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I have a Canon EF 70-300mm 1:4-5.6 IS USM lens. Will all 300mm zoom/telephoto lenses give the same magnification of the subject as mine does or, to get more magnification do I need to get a zoom or prime lens with a focal length longer than 300mm? I ask because in most of the places I photograph wading birds they are often 100+ yards away in lagoons or marshes and my 70-300mm lens doesn't really magnify them enough for a decent photo.

Please understand I am a total beginner and still learning jargon and technical terms so would appreciate if you can bear this in mind when answering

Secondary question, could someone tell me what the various elements of the lens description mean (1:4-5.6 IS USM)

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    Birds are hard because they tend to be small and far away. At least the wading ones are usually still and out in the open, as opposed to the ones bouncing about in trees. You don't say what camera body you have. Some of the ones that Canon makes have an APS-C size sensor, which increases the effective focal length by a factor 1.6. For birds and wildlife I have the camera everyone here loves to hate, the Nikon P900. The lens zooms out to 357mm, not much more than you have, but the tiny sensor makes it effectively 2000mm. That comes at a price in lens quality, but for pixels on target Aug 14 at 23:41
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    it can't be beat. The newer P950 is supposed to have a much brighter viewfinder. Mine is effectively a point-and-shoot. It has all the controls you would want, but none quite work as they should. Aug 14 at 23:47
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    I have a Canon EOS 2000D. Aug 15 at 8:20
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    Unless you're rich, get used to getting closer. Telephoto lenses longer than 300mm get extremely expensive. Nikon makes a decent 200-500mm for "cheap" (ie: $1500 range), but the difference between 300mm and 500mm is not game changing. Long primes in the 800-1200mm range will cost you thousands or tens of thousands of dollars. Wildlife photography is like hunting. You can't just sit on a bench and wait for something to come by - you need to plan your shoots, set up in advance, camouflage and have enormous amounts of patience. You will get wet and dirty. That's just how it works.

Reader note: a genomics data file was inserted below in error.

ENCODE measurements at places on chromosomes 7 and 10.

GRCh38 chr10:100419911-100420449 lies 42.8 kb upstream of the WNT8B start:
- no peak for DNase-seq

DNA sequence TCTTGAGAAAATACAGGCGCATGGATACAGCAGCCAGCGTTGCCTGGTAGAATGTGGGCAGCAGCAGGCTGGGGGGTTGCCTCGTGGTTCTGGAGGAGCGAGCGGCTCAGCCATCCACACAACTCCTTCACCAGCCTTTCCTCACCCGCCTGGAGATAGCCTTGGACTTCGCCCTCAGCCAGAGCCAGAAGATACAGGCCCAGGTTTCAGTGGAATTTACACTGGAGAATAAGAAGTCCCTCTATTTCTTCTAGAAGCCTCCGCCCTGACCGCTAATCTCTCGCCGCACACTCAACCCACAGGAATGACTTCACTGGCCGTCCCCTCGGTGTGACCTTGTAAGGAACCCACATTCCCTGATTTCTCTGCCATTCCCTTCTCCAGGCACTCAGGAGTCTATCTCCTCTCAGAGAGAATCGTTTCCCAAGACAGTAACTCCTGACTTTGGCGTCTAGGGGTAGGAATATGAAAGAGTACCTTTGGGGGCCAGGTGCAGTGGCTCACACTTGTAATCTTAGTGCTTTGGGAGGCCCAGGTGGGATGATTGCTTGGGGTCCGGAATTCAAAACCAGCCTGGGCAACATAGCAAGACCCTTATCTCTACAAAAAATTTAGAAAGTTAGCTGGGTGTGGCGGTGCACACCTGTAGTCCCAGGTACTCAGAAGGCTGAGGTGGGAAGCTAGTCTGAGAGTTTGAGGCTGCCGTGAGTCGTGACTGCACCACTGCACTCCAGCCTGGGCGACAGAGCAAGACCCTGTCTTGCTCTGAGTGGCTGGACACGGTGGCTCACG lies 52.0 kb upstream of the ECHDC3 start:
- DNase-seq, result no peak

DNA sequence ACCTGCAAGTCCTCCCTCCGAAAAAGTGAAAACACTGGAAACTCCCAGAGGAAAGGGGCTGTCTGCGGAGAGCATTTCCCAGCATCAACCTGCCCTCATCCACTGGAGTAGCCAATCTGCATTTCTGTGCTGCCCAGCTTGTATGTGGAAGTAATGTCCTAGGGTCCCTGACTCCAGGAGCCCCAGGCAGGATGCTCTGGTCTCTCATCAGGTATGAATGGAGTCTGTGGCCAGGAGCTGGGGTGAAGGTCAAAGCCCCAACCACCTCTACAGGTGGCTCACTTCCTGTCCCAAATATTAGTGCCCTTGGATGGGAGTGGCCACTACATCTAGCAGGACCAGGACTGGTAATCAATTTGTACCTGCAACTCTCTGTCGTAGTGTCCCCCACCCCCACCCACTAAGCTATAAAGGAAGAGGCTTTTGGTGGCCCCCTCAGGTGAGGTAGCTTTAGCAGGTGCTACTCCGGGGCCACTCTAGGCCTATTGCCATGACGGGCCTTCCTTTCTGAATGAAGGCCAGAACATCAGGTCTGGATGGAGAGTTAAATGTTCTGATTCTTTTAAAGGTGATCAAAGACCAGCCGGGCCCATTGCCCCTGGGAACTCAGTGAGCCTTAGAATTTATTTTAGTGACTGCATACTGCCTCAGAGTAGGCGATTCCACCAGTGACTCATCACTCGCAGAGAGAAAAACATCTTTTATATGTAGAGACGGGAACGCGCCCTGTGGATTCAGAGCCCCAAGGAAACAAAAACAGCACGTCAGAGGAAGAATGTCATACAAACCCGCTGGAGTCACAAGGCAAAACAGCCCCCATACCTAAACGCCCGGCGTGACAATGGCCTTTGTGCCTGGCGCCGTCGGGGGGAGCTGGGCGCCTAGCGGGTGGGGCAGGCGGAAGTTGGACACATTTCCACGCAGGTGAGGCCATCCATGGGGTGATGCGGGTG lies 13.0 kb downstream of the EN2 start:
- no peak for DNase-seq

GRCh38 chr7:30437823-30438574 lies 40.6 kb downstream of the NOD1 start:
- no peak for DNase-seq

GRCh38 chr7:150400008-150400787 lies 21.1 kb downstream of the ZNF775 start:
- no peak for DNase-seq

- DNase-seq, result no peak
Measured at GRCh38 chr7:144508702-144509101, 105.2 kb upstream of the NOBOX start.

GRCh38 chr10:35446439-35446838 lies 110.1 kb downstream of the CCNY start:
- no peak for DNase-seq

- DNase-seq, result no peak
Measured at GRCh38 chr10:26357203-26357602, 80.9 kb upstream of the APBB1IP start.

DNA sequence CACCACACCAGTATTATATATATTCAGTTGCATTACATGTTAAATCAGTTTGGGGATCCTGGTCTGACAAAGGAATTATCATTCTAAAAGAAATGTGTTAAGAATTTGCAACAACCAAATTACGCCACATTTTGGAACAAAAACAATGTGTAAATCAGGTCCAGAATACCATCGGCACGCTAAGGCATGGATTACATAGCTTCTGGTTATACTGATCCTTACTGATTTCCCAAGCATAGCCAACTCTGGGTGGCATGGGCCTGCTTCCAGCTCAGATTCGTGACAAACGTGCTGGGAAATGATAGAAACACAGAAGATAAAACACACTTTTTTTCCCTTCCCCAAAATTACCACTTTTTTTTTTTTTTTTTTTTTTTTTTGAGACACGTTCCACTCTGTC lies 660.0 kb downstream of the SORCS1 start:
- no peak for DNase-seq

– J...
    Aug 16 at 11:54
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    Your camera has an APS-C sized sensor, so the effective focal length is 1.6 times the actual focal length of the lens. That is a good thing when trying to photograph birds and wildlife. Aug 16 at 15:24
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The only magnification difference in two lenses of the same focal length used in the same camera occur due to focus breathing, for subjects that are close to the camera. Birds are usually not so close that focus breathing would be a considerable effect.

I have written a list of requirements for bird photography kit. Your best bet at this stage would be to try to find a good quality used Canon EF 400mm f/5.6 lens (sadly not available for new anymore). It has the all-important focus limiter, the importance of which is highlighted by your low-end 2000D camera not having any kind of option to stop hunting for focus. It lacks image stabilizer so you can only use it during full daylight hours, but then again at sunset or sunrise you would be photographing only stationary birds with an image stabilizer.

If you have more money to spend, there are two paths forward from the better lens:

  • Upgrade the camera to something that has higher burst rate, more autofocus points and the option to stop hunting for focus if focus cannot be found
  • Sell the used EF 400mm lens and replace your kit with Canon EOS R6 and either 600mm or 800mm f/11 lens.

But first I recommend the EF 400mm f/5.6 lens because a used one is not that much more expensive than a 70-300mm f/4-5.6 IS USM.

Also even with the 400mm lens you'll find you usually don't get very close, so cropping is required. Fortunately the 2000D body has 24 megapixels so you can crop.

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    The big problem with cheap primes like those F/11s is that they are SLOW. Even shooting with an F/5.6 lens you're often hurting for light on an overcast day. Losing another two stops is just painful. You're forced to shoot at high ISO and the image noise at that point starts to eat into any benefit you're getting from the longer lens. Autofocus can also become sketchy at those apertures, depending on the body. Given that those cheap lenses are like $1k, it's almost a waste of money if you're serious about outdoor photography. Save the money for something better, I think.